We hear a lot of talk about the internet improving our lives, but most of the time this translates into time spent on FaceBook, shopping on Amazon or other distractions. However, on our just completed trip to Europe I discovered how mobile internet connectivity can transform the experience of traveling.
At home when I drive places I use Waze. It is extremely useful for getting directions and also avoiding traffic on routes you know well. If you are not familiar with Waze, it is a crowd sourced traffic app with real time route planning to avoid traffic jams. Also I occasionally use Google Maps to find shops, restaurants, etc. At home these things are nice to have. Believe me they help, but they are not what I would call essential.
Now let’s go back the early eighties when I traveled in Europe as a young backpacker. There simply was no finding a wifi hotspot and checking in on Facebook so your friends know where you are. I remember looking for the Bundespost so I could wait in line to make a phone call back to the US. I did this about once a week so my parents would know I was OK.
Even though my present day mobile carrier wanted a fortune for calls from Europe back home, I was able to use the Google Hangouts Dialer to make calls for free to the US as long as I had decent wifi. I use Google Voice for all my calls and I was able to just forward my incoming calls to Hangouts to avoid cell minutes – all on my phone.
But the big win was finding and getting to places. It used to be that if you needed to use a subway to get somewhere it was some work but totally doable, however buses and sometimes even trams were a bit of problem. Is this the right bus? Is this my stop? With GPS and Directions in Google Maps all of this became child’s play. Even parsing the Paris metro no longer requires assuming the self-identifying tourist-posture in front of the system map. This is an important tip for avoiding becoming a pick pocket victim. Everyone else is looking at their phones too – it makes it easy to “fit in.”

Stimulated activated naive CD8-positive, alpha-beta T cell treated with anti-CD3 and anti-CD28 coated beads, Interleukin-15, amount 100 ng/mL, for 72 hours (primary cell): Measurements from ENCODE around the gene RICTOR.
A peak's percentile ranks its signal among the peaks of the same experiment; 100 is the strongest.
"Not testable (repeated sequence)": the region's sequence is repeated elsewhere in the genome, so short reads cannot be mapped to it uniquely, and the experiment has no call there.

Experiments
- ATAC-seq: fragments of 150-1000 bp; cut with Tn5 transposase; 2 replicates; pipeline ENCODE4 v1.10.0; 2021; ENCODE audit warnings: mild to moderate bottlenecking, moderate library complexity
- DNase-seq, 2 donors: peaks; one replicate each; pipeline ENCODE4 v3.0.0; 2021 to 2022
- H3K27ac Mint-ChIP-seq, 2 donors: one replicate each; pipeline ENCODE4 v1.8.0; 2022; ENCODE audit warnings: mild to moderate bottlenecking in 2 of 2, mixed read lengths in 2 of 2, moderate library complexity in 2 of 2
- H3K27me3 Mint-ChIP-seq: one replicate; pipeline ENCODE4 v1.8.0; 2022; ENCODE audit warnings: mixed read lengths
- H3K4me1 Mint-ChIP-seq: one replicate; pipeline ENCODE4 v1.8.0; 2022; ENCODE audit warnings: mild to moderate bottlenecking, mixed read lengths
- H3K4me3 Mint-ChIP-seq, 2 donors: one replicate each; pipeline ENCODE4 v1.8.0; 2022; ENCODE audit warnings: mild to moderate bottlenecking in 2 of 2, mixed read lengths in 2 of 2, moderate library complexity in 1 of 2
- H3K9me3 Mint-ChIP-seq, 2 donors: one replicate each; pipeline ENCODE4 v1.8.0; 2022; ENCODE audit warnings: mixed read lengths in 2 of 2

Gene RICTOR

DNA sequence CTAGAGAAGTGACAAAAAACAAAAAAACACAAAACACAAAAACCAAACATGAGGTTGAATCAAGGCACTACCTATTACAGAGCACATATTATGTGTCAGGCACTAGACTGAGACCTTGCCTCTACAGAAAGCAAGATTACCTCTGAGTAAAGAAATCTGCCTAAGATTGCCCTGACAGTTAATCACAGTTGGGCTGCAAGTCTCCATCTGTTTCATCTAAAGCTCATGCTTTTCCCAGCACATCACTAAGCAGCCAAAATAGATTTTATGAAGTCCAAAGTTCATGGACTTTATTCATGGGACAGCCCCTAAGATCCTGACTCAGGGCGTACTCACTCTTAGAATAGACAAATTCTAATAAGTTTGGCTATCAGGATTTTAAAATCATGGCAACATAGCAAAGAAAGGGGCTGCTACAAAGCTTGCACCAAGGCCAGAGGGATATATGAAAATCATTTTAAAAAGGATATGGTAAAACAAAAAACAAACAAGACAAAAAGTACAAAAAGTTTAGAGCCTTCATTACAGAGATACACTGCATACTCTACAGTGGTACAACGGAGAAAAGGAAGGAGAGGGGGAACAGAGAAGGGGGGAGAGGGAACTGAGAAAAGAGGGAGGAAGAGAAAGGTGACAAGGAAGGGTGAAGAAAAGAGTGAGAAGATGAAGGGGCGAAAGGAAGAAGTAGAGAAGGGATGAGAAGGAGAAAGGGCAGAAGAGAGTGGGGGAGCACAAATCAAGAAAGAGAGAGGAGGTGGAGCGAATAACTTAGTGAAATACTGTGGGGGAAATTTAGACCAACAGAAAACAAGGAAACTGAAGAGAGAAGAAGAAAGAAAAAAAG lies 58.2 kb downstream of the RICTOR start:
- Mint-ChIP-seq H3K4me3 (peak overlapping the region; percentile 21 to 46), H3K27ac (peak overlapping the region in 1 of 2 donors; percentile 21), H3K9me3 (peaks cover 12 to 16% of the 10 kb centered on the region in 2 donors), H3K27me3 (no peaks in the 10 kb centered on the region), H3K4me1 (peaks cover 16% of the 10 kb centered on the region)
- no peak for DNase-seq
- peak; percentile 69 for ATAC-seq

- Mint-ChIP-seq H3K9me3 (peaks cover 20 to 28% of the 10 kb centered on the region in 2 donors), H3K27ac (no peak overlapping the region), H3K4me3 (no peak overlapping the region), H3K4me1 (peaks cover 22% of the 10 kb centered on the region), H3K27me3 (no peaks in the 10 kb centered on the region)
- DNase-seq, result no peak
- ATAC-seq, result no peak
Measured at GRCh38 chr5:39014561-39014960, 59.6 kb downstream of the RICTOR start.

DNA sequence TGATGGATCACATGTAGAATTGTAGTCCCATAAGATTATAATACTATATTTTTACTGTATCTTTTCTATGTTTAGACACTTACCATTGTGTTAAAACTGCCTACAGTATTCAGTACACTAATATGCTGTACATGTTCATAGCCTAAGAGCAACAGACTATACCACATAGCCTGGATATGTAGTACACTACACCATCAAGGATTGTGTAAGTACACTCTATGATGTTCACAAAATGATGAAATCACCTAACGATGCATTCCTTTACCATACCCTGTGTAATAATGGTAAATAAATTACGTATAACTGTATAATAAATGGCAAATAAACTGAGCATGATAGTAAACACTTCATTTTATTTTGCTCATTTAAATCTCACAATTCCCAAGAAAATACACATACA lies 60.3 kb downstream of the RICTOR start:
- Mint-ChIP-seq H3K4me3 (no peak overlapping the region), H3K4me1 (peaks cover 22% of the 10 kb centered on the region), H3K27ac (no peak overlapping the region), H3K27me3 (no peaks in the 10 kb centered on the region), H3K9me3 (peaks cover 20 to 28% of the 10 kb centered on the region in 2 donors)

One of the best examples of how empowering having all the train schedules and transit info in the palm of your hand, while traveling in a country where you do not speak the language, is when the unexpected happens. Three times in our most recent trip we had trains stop mid-route because of air conditioning failures due to the extreme Summer heat.
Invariably we were told to get off in some small town, where we were left to figure out a new route. At one point we were in a crowd of about 100 people forced off a train and told to wait in 90+ degree temperatures for a bus to take us to our destination. However, it seemed no bus was coming for us. Then a local bus came by and people rushed it only to realize it was not the ‘replacement’ bus. Using Google I determined that we could use this local bus and then a train to get to Linz in time to catch our connection to Halstatt.
The best part was that I had to convince the German speaking bus driver that our plan to get to Linz would work. Our uncrowded and air conditioned bus pulled away from the milling crowd, with us safely on our way to our next destination.
Without the mobile phone, internet connection and Google Maps, we would have been left in the sweltering heat wondering if and when a bus might come, and then have to jam onto it with dozens of other stranded travelers.
This only scratches the surface of just how useful connectivity was on the trip. In a subsequent post I will talk about navigating to hotels, restaurants and water holes. One thing that is certain is that we did more, saw more and fretted less about navigation on this trip than any previous trip I have taken overseas because of the information at my finger tips.